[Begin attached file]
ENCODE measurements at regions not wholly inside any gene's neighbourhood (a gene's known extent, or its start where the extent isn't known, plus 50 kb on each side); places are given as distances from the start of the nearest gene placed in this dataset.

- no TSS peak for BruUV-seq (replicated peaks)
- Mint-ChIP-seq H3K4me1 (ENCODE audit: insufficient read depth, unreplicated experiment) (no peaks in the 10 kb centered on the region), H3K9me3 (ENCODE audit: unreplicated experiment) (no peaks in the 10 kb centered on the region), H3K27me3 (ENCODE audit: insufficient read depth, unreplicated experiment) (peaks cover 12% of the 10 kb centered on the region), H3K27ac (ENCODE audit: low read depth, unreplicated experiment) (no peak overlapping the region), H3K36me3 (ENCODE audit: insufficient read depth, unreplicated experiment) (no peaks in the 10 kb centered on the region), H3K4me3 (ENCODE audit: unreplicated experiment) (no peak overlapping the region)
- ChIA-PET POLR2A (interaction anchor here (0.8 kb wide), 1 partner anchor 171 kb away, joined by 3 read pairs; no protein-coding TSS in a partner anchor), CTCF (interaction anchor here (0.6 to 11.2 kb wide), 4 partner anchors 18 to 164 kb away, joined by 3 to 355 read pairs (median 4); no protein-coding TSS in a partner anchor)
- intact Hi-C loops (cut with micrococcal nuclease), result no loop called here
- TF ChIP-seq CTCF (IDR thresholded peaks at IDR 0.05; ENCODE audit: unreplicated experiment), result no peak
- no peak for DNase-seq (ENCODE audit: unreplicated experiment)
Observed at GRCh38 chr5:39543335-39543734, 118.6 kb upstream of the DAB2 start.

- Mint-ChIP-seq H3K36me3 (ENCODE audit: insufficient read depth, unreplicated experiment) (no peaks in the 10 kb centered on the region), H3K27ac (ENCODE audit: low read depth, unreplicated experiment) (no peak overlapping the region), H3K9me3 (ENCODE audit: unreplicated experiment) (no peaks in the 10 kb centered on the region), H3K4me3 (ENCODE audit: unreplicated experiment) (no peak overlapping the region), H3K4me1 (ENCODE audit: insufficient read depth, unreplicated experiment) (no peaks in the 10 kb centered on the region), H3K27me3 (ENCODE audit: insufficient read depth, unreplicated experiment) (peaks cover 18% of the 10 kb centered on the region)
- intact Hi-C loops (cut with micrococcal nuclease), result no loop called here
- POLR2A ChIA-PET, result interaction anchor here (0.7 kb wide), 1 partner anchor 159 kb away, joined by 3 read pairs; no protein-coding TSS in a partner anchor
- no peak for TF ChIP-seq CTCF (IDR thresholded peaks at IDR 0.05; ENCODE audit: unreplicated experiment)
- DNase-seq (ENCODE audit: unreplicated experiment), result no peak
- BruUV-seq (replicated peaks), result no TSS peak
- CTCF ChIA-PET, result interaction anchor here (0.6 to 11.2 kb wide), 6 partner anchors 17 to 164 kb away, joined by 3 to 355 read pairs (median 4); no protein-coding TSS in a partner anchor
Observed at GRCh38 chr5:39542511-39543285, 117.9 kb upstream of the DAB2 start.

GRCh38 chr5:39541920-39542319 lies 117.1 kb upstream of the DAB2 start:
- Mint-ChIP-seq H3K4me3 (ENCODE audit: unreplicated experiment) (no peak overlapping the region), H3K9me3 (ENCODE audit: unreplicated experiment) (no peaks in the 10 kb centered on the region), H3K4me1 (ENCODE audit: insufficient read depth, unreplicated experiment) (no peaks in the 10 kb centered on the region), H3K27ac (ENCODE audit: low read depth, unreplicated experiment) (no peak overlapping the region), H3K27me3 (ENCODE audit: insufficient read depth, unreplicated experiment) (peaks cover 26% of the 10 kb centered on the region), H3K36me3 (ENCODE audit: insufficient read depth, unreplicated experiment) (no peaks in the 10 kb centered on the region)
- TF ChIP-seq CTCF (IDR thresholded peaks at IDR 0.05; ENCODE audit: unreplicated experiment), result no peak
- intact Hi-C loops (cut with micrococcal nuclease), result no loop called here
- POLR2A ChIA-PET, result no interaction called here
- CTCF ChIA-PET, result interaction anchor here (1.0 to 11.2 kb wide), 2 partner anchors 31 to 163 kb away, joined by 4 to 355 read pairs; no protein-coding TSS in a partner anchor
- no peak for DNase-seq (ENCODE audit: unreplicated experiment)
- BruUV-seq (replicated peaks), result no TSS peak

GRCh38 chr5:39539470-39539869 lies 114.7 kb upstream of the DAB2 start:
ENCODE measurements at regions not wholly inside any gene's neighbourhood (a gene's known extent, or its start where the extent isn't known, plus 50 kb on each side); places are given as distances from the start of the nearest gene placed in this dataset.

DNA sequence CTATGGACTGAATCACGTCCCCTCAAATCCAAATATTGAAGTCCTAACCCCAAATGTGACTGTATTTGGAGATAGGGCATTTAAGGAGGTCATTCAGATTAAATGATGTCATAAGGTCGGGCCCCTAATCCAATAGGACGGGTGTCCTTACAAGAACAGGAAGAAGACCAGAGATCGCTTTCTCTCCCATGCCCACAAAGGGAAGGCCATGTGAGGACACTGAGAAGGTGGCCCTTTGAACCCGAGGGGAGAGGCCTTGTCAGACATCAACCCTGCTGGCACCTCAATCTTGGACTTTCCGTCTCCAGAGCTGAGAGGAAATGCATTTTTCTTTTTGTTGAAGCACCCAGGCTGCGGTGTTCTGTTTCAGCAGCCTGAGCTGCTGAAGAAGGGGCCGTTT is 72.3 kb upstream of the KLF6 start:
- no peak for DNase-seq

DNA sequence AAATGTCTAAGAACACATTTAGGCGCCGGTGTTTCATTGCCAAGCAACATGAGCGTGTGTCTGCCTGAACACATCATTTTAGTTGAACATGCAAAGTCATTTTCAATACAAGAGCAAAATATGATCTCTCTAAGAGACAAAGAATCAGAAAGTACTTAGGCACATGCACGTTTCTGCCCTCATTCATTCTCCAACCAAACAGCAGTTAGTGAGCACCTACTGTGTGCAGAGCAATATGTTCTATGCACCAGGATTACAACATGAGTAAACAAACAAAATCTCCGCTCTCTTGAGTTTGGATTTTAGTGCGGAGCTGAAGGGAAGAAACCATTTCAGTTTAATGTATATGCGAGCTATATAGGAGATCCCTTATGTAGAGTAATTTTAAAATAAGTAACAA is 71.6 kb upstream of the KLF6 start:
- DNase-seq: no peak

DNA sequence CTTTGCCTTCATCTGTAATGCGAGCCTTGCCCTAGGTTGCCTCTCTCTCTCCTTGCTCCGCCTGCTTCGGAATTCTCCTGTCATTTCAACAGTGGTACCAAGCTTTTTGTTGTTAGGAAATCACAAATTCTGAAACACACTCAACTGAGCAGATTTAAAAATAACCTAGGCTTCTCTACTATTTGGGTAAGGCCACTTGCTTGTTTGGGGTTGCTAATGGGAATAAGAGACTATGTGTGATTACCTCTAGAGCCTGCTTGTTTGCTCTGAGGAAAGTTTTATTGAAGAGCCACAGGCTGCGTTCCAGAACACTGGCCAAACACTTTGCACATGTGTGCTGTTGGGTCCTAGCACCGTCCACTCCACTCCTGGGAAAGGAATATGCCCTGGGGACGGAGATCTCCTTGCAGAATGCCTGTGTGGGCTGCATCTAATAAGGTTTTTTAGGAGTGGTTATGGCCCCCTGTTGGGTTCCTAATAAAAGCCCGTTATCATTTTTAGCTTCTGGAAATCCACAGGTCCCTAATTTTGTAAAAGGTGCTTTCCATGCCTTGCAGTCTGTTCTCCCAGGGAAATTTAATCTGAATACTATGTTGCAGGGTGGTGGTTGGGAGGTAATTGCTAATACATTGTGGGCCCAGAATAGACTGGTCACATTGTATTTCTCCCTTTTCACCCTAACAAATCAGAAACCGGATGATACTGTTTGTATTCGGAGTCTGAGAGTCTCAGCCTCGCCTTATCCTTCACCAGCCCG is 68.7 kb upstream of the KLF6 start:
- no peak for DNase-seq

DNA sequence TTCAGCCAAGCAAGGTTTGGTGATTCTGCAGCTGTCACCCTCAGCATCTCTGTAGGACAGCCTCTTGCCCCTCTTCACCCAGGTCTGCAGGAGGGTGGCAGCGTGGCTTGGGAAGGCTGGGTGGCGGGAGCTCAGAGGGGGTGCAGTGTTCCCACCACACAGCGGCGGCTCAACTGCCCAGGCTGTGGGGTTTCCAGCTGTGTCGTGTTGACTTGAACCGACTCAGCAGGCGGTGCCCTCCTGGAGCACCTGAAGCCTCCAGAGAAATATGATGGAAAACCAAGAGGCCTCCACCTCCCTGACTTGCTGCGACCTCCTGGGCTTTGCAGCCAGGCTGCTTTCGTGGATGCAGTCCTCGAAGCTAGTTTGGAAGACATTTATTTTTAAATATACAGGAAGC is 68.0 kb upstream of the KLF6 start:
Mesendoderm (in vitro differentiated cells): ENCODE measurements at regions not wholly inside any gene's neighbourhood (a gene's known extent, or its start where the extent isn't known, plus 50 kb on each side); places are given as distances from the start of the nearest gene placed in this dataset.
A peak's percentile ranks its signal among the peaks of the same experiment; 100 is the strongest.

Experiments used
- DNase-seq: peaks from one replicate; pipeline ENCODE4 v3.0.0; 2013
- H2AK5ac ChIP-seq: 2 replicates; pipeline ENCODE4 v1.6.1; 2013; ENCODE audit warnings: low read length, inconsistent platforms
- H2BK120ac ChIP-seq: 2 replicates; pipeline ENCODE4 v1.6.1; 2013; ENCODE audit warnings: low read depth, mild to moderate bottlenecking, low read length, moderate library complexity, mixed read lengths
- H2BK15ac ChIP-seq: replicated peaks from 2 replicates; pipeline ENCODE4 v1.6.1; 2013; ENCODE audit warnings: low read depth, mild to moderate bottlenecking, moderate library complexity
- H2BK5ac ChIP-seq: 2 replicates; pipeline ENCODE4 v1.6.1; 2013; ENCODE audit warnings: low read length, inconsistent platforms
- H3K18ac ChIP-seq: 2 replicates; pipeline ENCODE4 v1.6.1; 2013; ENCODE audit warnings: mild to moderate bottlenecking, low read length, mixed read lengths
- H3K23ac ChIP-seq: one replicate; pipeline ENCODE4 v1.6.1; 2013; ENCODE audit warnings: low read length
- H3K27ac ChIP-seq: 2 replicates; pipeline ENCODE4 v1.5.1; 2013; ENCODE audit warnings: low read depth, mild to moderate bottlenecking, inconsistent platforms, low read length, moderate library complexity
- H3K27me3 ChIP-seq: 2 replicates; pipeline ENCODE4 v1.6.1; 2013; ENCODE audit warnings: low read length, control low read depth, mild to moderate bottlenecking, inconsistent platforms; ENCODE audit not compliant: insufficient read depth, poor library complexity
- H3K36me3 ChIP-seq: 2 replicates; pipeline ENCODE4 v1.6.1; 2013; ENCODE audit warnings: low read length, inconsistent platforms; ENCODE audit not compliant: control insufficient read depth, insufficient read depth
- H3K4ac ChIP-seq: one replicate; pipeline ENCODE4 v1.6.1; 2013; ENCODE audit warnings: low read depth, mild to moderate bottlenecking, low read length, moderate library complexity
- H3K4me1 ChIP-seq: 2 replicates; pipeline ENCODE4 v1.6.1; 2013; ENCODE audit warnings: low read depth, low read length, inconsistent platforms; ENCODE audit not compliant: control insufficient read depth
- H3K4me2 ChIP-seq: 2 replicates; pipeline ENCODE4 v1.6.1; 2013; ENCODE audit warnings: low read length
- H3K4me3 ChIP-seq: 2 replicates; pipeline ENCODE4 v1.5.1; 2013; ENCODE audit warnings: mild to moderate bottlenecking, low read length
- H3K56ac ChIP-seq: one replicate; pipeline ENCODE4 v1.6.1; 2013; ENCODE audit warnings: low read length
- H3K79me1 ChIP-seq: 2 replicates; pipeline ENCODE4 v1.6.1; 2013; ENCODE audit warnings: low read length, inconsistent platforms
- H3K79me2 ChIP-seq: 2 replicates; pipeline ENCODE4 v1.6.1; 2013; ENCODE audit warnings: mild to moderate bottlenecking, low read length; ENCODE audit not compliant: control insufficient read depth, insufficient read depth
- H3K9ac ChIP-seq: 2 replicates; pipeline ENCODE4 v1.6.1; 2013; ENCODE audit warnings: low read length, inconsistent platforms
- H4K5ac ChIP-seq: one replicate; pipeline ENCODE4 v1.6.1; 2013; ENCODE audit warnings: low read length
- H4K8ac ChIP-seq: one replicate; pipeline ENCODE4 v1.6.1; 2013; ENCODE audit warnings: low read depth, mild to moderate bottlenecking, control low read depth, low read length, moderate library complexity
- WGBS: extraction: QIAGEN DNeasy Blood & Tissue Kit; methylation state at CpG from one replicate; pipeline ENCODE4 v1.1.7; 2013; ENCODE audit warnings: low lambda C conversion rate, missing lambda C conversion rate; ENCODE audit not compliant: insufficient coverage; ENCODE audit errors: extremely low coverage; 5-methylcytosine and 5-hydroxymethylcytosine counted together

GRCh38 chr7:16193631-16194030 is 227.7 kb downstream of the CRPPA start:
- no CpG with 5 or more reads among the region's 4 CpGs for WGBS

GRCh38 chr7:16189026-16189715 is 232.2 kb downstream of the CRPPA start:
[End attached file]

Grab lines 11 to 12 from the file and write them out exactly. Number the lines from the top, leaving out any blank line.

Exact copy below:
- POLR2A ChIA-PET, result interaction anchor here (0.7 kb wide), 1 partner anchor 159 kb away, joined by 3 read pairs; no protein-coding TSS in a partner anchor
- no peak for TF ChIP-seq CTCF (IDR thresholded peaks at IDR 0.05; ENCODE audit: unreplicated experiment)